Although there are other construction forms in use, the American Institute of Architects (“AIA”) forms continue to be the most prevalent for vertical construction projects in the United States. The AIA commonly updates its documents every ten years and 2017 is no exception: this year, the AIA updates include five of its Owner-Contractor Agreements and the General Conditions (A201) used with those forms. Although many of the changes are subtle, the manner in which insurance is handled are significantly different.

Under the “old” forms, the parties inserted insurance requirements into the body of the Agreement, but this method proved awkward as insurance coverage tended to become more complex, and owners (and their consultants) began to tailor requirements for specific projects not contemplated by the forms and often relegated the technical insurance details to risk management professionals. Also, the AIA Agreements and the A201 General Conditions did not always complement each other, prompting some owners to created their own insurance exhibits with requirements furnished by their risk managers, insurance carriers, or consultants.

Recognizing the evolution of insurance practices, the new AIA forms contain a separate Insurance Exhibit, and there is more clarity and continuity between the Exhibit and the A201 General Conditions. The Insurance Exhibit contains requirements for specific coverages and has blanks into which limits are populated. Overall, the new AIA Agreements give the parties more direction than did the old forms.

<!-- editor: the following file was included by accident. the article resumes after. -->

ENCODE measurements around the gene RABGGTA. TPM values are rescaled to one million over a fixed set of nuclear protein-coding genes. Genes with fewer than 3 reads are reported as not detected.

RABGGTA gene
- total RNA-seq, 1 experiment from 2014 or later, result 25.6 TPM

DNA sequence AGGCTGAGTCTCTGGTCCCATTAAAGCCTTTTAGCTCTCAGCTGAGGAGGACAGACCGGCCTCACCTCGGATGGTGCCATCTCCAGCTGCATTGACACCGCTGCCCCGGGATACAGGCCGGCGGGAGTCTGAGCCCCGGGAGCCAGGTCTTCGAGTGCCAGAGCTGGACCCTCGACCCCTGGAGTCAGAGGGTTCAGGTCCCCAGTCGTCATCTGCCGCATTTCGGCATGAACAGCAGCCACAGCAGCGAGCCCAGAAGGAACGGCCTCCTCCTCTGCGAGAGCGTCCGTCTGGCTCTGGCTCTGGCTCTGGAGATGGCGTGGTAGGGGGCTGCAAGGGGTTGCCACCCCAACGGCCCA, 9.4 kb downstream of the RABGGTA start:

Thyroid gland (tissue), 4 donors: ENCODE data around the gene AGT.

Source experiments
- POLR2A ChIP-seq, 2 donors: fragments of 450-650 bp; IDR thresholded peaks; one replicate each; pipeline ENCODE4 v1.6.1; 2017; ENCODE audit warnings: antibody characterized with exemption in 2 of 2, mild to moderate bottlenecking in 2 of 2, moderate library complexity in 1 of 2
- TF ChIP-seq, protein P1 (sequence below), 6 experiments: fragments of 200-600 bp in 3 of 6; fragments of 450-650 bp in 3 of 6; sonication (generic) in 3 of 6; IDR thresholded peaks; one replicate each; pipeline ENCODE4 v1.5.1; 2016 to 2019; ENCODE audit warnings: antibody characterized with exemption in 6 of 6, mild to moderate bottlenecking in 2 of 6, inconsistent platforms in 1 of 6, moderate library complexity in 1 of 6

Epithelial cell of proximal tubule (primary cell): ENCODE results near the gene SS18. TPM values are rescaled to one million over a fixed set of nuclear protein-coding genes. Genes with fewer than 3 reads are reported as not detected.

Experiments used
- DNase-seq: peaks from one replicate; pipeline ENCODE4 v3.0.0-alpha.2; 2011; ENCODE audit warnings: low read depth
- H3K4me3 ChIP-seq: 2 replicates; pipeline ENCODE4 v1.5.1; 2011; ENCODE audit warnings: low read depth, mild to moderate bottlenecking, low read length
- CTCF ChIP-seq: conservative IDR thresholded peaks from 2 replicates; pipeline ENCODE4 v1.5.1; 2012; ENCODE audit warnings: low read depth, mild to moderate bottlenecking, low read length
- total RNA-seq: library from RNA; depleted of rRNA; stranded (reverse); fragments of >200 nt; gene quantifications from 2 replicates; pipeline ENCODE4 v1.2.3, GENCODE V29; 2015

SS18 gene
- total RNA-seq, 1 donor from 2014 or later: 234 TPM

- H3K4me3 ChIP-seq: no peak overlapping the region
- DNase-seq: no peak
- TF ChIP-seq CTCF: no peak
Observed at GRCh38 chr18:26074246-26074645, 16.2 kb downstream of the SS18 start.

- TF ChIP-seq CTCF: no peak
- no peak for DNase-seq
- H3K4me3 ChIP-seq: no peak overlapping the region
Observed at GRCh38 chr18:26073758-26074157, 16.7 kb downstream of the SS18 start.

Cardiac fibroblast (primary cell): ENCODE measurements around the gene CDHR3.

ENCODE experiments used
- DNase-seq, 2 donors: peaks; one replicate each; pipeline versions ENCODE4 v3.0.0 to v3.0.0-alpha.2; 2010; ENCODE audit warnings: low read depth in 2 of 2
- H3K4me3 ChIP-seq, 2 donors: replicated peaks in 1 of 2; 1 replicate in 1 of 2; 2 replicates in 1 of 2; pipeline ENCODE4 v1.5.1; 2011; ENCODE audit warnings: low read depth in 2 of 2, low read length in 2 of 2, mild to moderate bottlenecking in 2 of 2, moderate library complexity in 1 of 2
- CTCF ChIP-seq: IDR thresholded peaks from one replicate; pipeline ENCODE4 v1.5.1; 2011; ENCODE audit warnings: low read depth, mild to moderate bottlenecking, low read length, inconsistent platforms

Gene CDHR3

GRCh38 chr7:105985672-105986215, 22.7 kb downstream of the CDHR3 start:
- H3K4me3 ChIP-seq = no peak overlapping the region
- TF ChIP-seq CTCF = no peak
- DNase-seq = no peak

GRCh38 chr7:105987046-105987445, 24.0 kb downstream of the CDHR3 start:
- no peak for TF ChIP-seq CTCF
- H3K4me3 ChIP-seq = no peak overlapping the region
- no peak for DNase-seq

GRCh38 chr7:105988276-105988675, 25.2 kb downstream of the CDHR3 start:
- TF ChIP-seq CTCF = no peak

In some ways, the Insurance Exhibit offers too large a variety of options, many of which will not apply to a given project. One must take great care to check off and/or eliminate some of the options. Although the AIA has attempted to provide an exhibit that is more comprehensive and helpful, it still may not meet the parties’ needs, and there is nothing to prevent the parties from creating their own exhibit, making sure, however, that it does not conflict with the language in the A201 or, if it does, to adjust the A201 accordingly.

There is no one way to address insurance, although adhering to the practice of separating the requirements from the body of the Agreement is a good idea. Many owners with multiple projects may want to create their own form of exhibit, structuring it so that changes can be made on a project-by-project basis. The attorneys at Saul Ewing Arnstein & Lehr commonly work with owners and their insurance consultants on these matters, and we would be happy to review your insurance requirements or help prepare a bespoke form exhibit to use with the new AIA documents.